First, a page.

no.

          Everything comes out as one block of text, right justified. it’s utterly ugly. The only formatting i’ve been able to find is paragraph breaks. Yahoo did the same thing a few years back and screwed it up so badly it was unusable for about a year. “new and improved, my aunt fanny”.

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      2. I think that’s the problem. I HAVE a WP account that i never use, I don’t like the format. But now that Blogger has decided to improve life for us over there that’s almost unusable too. Plus I have a Google account that tends to eat up everything else and put it’s own brand on it. we won’t even mention Yahoo. Its a wonder I can function at all.

        Right now if Im careful I can access this from where I am. By tomorrow, who knows.

        I don’t know how potatoes function in your part of the world, but around here the rule of thumb is to never plant them in the same ground two years running. I guess it messes with the potato bug’s head to wake up and find its free ride has moved. Again. I simply cannot tolerate potato bugs, i’d rather deal with spiders.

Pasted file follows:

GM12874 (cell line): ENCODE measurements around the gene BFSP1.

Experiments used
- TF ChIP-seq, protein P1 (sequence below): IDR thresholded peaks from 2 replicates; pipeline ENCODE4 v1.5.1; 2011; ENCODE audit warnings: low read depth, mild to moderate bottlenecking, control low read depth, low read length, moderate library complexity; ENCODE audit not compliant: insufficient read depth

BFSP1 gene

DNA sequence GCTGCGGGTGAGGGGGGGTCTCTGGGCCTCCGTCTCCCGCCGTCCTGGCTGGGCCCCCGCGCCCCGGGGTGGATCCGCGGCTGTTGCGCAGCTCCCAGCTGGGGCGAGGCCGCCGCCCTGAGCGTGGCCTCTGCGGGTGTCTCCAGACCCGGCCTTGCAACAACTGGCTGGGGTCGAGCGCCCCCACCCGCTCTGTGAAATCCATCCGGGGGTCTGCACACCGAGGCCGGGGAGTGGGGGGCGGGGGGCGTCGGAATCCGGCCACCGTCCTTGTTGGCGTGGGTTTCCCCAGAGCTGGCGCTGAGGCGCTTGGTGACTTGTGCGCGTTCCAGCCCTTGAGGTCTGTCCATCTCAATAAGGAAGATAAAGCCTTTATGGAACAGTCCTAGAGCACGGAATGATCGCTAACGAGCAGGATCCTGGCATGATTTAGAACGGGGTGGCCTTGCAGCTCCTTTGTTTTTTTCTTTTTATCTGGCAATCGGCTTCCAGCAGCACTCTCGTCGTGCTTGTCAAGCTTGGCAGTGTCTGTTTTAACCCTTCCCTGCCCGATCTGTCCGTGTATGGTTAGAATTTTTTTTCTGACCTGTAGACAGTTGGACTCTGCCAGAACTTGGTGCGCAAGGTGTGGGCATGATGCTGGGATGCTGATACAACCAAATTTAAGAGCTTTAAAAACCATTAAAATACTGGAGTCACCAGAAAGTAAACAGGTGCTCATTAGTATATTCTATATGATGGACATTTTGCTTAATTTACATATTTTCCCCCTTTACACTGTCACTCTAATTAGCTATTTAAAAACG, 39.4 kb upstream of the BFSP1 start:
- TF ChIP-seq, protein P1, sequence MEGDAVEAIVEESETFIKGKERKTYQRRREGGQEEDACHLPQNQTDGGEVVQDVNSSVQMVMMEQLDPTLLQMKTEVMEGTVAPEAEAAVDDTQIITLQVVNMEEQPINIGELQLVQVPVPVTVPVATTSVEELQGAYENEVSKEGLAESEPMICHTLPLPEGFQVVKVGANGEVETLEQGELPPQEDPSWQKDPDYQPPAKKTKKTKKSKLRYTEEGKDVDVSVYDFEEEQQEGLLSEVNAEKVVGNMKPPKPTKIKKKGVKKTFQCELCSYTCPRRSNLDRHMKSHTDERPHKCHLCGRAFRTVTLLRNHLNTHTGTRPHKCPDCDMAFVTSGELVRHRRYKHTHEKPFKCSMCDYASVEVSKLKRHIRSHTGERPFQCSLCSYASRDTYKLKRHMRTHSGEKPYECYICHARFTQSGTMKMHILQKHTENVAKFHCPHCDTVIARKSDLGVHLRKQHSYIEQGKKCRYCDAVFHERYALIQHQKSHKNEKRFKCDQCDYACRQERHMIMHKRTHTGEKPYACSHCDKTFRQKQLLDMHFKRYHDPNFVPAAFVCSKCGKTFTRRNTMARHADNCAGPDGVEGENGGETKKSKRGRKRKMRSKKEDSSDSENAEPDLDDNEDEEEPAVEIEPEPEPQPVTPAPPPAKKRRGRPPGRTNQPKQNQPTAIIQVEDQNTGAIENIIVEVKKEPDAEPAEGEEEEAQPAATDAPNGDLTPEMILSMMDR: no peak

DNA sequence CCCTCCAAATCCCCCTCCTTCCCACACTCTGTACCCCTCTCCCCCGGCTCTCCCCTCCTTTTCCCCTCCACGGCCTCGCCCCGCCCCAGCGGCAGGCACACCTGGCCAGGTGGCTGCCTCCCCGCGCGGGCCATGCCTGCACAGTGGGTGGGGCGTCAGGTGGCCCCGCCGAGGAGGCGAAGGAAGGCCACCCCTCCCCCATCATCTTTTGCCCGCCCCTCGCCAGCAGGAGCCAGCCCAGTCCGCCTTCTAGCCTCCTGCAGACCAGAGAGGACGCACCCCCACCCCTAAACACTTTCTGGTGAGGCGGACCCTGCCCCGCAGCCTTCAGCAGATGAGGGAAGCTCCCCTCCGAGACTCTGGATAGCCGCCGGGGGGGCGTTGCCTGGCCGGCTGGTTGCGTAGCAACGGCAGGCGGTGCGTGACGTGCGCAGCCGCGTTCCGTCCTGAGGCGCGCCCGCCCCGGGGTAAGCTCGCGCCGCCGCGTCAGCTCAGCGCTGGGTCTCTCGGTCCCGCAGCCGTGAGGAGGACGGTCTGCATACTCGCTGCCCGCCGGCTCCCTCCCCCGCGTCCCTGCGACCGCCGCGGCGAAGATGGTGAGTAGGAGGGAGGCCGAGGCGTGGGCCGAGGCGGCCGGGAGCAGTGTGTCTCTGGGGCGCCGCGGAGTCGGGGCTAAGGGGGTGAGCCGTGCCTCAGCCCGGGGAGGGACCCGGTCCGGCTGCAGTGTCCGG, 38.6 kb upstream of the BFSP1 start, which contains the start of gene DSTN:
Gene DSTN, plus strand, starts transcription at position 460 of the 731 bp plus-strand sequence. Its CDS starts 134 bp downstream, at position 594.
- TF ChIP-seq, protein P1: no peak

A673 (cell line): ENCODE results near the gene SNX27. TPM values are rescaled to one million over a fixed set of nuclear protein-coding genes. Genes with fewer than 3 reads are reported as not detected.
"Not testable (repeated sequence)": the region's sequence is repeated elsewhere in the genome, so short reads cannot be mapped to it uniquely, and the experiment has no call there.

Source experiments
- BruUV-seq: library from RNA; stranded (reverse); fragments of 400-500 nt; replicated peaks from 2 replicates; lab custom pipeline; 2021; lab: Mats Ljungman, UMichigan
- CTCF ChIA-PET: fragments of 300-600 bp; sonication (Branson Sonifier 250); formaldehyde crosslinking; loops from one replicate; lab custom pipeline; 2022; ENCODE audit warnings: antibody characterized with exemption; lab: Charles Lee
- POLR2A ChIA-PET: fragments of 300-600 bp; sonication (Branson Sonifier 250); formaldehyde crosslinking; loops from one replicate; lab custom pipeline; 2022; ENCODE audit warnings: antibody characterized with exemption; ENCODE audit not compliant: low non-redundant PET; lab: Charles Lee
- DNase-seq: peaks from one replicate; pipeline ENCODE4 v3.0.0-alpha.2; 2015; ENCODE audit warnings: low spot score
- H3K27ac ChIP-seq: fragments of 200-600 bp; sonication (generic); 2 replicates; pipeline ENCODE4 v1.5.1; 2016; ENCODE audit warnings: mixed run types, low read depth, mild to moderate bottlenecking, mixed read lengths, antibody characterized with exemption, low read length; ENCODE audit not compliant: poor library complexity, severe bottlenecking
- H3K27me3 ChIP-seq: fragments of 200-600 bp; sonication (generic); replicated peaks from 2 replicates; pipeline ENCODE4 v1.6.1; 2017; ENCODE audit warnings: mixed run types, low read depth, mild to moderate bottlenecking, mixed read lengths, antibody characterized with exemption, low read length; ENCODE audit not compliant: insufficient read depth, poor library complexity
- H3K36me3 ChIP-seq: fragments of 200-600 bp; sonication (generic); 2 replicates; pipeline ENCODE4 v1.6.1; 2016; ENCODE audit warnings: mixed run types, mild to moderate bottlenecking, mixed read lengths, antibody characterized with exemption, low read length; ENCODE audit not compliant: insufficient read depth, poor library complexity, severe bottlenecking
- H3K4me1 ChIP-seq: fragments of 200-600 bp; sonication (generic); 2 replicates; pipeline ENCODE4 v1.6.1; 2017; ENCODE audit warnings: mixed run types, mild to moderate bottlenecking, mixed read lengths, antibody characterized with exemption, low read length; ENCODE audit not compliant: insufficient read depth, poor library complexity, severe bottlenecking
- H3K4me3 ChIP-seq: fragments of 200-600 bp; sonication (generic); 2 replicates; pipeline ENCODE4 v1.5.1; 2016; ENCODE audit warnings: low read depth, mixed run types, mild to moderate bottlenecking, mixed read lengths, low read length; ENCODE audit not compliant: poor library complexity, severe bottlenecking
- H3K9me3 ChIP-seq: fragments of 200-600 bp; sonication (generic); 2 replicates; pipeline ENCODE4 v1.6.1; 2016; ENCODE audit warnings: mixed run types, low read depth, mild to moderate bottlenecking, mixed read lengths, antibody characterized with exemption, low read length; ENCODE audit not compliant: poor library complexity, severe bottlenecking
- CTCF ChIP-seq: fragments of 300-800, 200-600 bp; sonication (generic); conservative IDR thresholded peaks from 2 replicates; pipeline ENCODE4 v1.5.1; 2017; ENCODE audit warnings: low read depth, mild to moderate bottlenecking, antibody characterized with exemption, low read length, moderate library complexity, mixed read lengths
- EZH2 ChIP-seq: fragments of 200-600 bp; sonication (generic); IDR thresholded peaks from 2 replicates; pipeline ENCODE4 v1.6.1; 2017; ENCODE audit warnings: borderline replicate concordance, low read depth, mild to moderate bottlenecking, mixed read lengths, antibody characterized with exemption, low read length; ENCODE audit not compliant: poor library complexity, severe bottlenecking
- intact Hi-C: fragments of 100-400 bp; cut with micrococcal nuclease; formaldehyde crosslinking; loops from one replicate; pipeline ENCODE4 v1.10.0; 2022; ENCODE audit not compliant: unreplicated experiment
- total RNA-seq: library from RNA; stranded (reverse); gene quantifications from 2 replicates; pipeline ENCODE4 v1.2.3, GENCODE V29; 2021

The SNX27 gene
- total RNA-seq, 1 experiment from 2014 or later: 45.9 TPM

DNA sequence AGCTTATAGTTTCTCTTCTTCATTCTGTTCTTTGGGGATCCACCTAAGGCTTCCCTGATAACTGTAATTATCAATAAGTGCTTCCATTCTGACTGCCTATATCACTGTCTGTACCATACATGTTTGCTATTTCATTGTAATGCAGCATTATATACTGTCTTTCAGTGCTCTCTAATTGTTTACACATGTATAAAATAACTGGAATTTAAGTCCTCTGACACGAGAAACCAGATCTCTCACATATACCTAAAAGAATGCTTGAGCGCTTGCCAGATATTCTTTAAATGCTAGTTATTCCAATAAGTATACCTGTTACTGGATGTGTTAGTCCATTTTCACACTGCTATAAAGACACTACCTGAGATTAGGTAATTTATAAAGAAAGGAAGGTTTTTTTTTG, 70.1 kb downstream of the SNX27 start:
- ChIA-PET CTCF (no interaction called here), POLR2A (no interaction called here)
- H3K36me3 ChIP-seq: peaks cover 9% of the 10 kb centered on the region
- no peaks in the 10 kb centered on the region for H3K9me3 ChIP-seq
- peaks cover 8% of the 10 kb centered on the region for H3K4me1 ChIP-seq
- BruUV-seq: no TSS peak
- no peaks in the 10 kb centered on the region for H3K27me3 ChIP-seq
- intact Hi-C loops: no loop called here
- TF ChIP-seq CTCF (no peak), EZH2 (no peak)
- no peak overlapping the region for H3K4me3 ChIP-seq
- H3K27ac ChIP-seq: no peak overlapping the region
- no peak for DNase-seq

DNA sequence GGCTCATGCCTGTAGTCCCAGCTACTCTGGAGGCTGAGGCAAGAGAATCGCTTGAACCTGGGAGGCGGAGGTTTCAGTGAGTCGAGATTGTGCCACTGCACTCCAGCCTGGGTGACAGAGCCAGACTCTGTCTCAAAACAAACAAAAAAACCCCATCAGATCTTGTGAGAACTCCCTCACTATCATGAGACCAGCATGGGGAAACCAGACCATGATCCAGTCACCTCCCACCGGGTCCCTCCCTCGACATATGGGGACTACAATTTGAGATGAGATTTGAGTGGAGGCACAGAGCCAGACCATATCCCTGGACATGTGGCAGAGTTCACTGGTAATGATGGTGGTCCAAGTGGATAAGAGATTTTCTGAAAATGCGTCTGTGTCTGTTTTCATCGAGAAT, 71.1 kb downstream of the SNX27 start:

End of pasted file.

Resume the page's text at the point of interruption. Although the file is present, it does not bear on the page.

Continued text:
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  2. Hello Ark. It still stuns me the crab spiders can catch and subdue prey so much bigger than themselves. Do the chickens eat the potatoes or just dig them up? Sorry but the angel in the cloud looked more like a big bat to me. And congrats to Number 7 doing the smart thing and dosing in the sun. Best wishes. Hugs

    Liked by 1 person

  3. Well, surprise-surprise. First glance at the fly shot, I thought Ewwww! But then I read what you wrote, looked again, and saw the very yellow spider. Still not what I would call a “pleasant” shot, but fascinating nevertheless.

    Enjoyed all the others without any “ewwws.” 😉

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    1. Thanks, Brian.
      I popped out this afternoon and there were a couple more on the tree.
      If they are still there tomorrow I may bring one inside and see if we can ‘make ‘ a moth!

      Liked by 1 person

  4. The crab spider shot was excellent. Not only was it a surprise (for both the fly and for the viewers who found it hard to spot with its perfect camouflage) but it also kind of grossed Nan out. A win-win for you. Well done sir.

    Liked by 1 person

    1. @ Ben
      Careful! She’s probably my favorite arachnophobe. As I do not have a lot of friends I tend to cherish those that I do.
      Can’t have her running off and saying nasty things about me and thee on her blog.

      Try this approach.
      ”There ,there, Nan. It’s a nice little spider. You can pat it gently if you like? It wont bite.”

      Liked by 2 people

    1. You have a point, Brian. However, if we were to live next to, or on the same propery as my brother in law (There is a very large cottage ) all would be well in my world. He has a large enough garden and he likes to grow things as well.